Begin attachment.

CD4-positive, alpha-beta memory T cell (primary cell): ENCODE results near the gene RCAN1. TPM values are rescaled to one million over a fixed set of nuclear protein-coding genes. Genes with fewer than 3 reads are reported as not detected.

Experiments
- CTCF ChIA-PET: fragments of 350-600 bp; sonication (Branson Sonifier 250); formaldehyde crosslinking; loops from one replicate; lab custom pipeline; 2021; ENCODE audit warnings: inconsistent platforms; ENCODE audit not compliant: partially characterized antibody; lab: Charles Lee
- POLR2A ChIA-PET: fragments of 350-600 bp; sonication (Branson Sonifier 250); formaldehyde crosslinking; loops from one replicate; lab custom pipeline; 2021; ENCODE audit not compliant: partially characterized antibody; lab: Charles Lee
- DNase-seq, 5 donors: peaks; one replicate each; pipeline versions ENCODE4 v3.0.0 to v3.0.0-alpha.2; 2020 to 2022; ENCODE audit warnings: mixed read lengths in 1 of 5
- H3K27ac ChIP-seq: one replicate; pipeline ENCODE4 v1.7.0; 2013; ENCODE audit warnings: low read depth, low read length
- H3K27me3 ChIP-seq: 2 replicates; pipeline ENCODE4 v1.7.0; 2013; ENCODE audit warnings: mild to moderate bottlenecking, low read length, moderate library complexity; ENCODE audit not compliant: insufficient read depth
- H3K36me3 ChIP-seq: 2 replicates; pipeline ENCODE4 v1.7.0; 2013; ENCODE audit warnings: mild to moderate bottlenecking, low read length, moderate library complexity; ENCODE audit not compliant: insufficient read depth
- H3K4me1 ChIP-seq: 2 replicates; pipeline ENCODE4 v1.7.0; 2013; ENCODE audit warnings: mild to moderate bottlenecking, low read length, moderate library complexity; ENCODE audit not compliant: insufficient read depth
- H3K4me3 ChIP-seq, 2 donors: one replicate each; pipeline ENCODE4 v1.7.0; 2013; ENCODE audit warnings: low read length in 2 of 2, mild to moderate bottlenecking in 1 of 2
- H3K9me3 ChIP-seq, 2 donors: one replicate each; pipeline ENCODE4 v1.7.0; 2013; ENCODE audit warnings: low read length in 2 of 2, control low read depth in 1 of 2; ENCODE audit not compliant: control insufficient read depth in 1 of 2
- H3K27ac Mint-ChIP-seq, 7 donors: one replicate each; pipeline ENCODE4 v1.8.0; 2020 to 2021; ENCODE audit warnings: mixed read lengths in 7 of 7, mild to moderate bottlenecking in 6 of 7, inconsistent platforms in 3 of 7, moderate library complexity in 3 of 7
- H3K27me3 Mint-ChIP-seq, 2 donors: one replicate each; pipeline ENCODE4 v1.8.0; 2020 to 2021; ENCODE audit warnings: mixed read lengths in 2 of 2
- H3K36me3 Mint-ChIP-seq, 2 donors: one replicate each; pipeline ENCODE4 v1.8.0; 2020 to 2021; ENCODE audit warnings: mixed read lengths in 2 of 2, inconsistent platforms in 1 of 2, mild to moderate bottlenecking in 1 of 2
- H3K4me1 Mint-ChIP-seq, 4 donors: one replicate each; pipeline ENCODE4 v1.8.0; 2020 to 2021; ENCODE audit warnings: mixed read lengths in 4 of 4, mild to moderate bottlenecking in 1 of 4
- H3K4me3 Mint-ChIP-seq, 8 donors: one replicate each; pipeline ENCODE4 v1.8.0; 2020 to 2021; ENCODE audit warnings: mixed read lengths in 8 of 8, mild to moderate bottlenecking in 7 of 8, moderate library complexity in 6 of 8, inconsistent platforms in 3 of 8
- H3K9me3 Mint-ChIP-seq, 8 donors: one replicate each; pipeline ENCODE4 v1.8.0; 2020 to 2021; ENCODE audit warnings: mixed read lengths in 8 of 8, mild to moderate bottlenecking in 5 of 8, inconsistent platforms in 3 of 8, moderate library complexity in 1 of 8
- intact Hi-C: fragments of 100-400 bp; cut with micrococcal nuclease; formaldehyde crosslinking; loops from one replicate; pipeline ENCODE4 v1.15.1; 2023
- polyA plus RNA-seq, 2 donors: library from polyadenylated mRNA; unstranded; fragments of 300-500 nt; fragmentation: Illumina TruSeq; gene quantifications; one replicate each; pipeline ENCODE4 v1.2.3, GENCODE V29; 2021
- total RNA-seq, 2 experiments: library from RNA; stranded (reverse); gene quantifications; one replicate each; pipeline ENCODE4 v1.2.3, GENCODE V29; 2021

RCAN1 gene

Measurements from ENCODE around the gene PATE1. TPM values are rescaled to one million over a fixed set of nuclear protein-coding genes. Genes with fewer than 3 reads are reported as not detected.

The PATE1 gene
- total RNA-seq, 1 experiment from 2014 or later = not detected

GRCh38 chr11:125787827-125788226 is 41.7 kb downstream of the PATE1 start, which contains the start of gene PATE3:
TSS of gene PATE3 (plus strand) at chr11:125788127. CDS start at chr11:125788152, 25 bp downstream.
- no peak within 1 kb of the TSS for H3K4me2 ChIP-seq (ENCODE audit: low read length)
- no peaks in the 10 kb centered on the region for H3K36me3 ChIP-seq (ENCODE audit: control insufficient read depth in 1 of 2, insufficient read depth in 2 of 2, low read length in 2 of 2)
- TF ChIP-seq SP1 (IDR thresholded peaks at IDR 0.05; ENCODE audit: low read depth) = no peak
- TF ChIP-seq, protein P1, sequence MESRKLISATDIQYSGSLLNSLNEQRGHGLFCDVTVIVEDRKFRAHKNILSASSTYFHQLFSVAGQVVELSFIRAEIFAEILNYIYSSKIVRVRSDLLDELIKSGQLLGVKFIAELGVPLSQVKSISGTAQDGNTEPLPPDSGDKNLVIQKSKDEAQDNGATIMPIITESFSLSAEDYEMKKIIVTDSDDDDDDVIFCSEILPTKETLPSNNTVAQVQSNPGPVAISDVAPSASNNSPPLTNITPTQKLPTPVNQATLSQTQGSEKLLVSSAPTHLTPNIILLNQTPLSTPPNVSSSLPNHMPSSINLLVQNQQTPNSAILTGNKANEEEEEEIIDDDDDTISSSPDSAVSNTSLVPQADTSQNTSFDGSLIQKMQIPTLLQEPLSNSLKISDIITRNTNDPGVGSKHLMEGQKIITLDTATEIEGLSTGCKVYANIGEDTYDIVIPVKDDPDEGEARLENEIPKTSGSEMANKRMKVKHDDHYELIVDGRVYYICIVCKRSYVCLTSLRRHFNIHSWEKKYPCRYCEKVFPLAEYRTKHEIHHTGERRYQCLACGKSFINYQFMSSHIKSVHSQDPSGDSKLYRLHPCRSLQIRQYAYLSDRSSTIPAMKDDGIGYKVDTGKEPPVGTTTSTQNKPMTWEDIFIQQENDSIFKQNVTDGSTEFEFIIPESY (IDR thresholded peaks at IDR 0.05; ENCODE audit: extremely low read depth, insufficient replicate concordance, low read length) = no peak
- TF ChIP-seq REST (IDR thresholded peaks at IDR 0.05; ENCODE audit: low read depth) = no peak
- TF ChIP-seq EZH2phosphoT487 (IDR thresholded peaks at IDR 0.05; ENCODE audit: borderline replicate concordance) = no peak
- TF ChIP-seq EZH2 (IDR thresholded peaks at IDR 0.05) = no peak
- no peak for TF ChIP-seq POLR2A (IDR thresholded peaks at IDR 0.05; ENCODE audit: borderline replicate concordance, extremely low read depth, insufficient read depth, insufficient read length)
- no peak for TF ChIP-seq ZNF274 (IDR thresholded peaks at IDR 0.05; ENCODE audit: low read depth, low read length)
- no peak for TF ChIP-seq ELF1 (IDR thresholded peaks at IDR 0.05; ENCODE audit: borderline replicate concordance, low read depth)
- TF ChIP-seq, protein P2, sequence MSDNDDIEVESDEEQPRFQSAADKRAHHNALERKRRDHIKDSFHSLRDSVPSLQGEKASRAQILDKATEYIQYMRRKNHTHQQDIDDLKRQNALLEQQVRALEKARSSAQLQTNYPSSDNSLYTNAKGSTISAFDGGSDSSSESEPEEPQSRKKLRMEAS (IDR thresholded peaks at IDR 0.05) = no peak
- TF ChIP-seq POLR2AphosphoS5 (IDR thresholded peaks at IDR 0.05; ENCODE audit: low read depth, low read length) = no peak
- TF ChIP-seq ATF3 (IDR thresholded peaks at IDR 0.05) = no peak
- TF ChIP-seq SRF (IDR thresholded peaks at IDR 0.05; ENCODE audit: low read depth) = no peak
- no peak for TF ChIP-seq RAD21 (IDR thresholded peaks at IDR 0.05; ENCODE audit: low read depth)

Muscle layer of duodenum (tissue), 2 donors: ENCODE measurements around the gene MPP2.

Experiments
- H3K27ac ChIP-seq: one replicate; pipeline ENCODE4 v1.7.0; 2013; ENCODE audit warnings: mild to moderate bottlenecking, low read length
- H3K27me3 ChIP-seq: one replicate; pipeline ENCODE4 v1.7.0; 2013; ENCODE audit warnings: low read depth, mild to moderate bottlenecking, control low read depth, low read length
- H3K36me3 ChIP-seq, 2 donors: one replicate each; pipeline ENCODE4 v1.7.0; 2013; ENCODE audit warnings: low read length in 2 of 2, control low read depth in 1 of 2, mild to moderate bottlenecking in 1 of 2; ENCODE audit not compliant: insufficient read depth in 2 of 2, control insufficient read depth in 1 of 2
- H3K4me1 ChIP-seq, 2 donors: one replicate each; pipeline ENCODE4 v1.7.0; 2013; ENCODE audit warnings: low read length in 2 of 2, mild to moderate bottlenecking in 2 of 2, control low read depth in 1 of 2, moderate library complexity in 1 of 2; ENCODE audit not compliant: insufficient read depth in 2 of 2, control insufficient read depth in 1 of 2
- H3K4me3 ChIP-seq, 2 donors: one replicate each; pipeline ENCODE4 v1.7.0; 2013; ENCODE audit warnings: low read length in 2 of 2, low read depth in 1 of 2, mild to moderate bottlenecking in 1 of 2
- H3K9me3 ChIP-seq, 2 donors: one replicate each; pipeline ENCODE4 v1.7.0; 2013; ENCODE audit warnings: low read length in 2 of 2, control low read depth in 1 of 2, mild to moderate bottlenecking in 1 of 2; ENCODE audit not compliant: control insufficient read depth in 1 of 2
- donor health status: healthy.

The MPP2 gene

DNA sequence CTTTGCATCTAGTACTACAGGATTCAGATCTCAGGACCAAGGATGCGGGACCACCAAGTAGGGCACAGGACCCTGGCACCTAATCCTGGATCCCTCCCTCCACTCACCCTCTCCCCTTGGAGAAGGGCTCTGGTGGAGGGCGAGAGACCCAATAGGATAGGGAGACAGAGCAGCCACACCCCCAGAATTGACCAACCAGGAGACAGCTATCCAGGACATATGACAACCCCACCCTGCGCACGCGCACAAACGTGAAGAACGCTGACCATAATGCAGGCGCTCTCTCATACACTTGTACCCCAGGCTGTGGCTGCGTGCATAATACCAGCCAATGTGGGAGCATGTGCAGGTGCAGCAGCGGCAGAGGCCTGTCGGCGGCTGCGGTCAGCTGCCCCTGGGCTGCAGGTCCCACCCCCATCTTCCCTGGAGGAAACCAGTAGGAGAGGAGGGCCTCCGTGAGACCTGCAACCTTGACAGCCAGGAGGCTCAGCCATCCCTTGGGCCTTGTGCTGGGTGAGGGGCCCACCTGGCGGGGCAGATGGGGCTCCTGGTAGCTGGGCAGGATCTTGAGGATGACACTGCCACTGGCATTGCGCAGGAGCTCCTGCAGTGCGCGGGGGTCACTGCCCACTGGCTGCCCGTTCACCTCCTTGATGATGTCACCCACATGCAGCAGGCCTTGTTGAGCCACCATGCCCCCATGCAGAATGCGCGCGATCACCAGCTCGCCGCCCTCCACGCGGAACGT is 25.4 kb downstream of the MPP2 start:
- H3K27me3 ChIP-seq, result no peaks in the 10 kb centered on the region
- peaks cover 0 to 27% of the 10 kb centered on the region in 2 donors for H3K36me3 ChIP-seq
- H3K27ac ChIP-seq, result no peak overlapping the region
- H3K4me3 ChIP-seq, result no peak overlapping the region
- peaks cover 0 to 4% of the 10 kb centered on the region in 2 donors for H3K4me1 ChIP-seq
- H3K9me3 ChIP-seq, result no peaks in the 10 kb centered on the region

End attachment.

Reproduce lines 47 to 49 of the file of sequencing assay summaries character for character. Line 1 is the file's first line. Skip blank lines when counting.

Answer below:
- H3K4me1 ChIP-seq, 2 donors: one replicate each; pipeline ENCODE4 v1.7.0; 2013; ENCODE audit warnings: low read length in 2 of 2, mild to moderate bottlenecking in 2 of 2, control low read depth in 1 of 2, moderate library complexity in 1 of 2; ENCODE audit not compliant: insufficient read depth in 2 of 2, control insufficient read depth in 1 of 2
- H3K4me3 ChIP-seq, 2 donors: one replicate each; pipeline ENCODE4 v1.7.0; 2013; ENCODE audit warnings: low read length in 2 of 2, low read depth in 1 of 2, mild to moderate bottlenecking in 1 of 2
- H3K9me3 ChIP-seq, 2 donors: one replicate each; pipeline ENCODE4 v1.7.0; 2013; ENCODE audit warnings: low read length in 2 of 2, control low read depth in 1 of 2, mild to moderate bottlenecking in 1 of 2; ENCODE audit not compliant: control insufficient read depth in 1 of 2